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Attacking Approximate Duplication

approximate duplication

These are all quite similar!

So many websites are learning the hard way about approximate duplication.  E-commerce sites and publishers of all sizes have had to add a phrase to their vocabulary: Panda Violation.

Approximate duplication occurs when a website publishes pages, posts or articles that are similar in nature.  Usually, this content is thin, meaning not having a lot of depth, sourcing or other engaging factors.  It can happen quickly and many times companies learn they have this problem after receiving a Panda violation.  So let's examine how to overcome the issue of approximate duplication.

But first a little background.  Since February of 2011, Google has begun applying overt violations to websites that have excessive "approximate duplication".  No matter your disposition on Google's intent, this action is truly an attempt to increase the quality of the search engine results pages.  I also like how it rewards websites that have proper information architecture, content strategy and strong publishing practices.

A colleague of mine, Brian Cosgrove has said:  "Writing unique content is the cost of entry for SEO."

He is right.  I think most companies have accepted that but there are still pitfalls that come about.   So many companies start writing content without a plan.  Many don't even know their audience.  These are the makings of an SEO tragedy of Greek proportions. Let me walk you through some definitions and an example of how I dealt with this issue with success.

How to Identify Approximate Duplication

It's important to know that duplication can happen on your website and across other websites.  Some websites don't safely syndicate their content.  Others might produce unique content, but place it on several websites.

This can even happen with design.  If several of your owned websites have the same design code (templates), they could be viewed as having duplication.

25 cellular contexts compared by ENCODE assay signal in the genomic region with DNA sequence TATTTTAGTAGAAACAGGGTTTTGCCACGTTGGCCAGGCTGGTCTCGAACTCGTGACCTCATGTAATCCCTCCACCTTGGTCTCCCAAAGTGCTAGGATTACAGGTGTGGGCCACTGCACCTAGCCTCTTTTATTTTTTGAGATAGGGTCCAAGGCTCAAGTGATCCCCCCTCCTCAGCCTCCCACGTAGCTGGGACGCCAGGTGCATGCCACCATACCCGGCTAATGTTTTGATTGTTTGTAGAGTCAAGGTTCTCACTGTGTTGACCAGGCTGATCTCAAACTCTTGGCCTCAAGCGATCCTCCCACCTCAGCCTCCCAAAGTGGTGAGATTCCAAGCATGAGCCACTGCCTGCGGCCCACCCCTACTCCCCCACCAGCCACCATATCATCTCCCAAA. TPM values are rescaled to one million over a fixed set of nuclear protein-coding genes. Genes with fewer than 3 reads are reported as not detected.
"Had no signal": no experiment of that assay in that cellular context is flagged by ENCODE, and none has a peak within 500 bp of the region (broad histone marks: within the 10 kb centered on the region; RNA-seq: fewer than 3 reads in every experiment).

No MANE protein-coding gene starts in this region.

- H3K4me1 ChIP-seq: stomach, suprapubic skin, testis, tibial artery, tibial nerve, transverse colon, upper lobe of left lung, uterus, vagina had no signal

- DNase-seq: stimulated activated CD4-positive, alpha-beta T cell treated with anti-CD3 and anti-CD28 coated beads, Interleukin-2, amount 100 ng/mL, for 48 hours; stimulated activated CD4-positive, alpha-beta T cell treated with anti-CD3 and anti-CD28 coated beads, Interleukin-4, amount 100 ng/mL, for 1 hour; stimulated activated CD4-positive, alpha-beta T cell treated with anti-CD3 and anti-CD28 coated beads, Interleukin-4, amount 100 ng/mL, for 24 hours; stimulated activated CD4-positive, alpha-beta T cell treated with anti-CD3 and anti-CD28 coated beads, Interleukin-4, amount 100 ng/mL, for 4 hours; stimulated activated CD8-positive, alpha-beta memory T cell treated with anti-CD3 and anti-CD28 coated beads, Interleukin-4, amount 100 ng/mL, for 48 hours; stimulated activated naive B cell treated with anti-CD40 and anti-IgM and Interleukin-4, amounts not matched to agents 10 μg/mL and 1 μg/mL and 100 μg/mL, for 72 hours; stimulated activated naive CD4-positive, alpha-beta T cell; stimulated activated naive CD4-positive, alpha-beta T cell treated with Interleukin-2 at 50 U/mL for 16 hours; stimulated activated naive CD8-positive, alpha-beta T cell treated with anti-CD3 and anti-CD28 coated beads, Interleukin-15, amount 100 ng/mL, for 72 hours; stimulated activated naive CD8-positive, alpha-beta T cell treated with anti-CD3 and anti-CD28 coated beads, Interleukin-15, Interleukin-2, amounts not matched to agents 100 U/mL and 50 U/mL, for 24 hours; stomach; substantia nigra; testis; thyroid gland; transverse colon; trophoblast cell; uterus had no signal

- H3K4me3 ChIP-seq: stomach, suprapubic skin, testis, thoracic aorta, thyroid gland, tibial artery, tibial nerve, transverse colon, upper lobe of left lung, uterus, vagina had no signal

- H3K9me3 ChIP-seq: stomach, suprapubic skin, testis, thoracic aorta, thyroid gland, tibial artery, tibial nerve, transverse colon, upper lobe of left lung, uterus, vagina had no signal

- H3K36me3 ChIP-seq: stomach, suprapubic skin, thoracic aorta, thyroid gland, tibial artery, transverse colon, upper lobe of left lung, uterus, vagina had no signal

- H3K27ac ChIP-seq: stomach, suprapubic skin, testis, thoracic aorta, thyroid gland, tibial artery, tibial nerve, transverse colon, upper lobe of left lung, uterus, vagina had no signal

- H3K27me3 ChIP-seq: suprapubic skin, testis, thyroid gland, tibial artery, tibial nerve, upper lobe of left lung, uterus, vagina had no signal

Use this simple operator in Google to see all the pages associated with a keyword:

site:www.yourwebsite.com keyword phrase

The results you see are a descending order of pages that Google views as relevant for that keyword phrase.  From this list you can create categories of your content.

How to Consolidate Approximate Duplication

Now that you have identified the pages, you can determine better methods for publishing this information.  Sometimes its better to update the same page with new information rather than create a new post or article.

If you know your audience, you can consolidate content based on tasks, problems or goals by persona.  If you don't know your audience, you will have to consolidate by topic.

With the culprits all nicely grouped you can apply the remedies.   I have identified 4 methods for consolidating content and having proper canonicalization:

  • 301 redirect
  • Canonical tag
  • Pagination (Next / Prev attributes)
  • Robots meta tag (noindex)

Use the 301 redirect for pages that need to be grouped to a single, main page.  If you need to keep several versions of these pages, posts or articles the canonical tag is an efficient and clear method for mapping these duplicates to the main page or post.

Pagination is essential for multi-page content.  Use the Next/Prev attributes to indicate that these certain pages are grouped together.

In some cases, you need to keep the page, but you don't want it to compete with other content on your site.  Pages like this are:

  • HTML sitemaps
  • Category pages - Pages that list articles or other content with the headlines and snippets

In a corporate environment you will need to include Product, Design and possibly Marketing folks in the decision on which pages will be the canonical.

How to Avoid Approximate Duplication

Hopefully you don't have to learn the hard way.  The best way to make sure your website does not get a violation is to understand your audience and focus on making great pages.  It's the old saying: Quality over Quantity.  If you cover a narrow subject it is important that you identify the many unique problems, tasks or goals for several personae in your audience.  This creates a unique angle for you to discuss the topic.

Many publishers also forget to utilize different content types.  Not everything has to be an article, in fact, it shouldn't.  Consider finding some reputable data sources and making tables, charts or graphs to depict your topic.

Of course, make sure you stop any process that seems to be producing the duplication.

Another big area of concern can be your information architecture.  If you don't have a coherent hierarchy, you could have several pages competing against each other.

Those are the major concepts around this topic.  Certainly a concern for those who may not have taken content publishing seriously.  To learn more about this topic, contact me directly.  We can help your organization defend against Panda updates.

Contact me if you would like more information about this process. Add me to your circles, +Rudy De La Garza on Google+ to stay in the conversation or follow me on Twitter!

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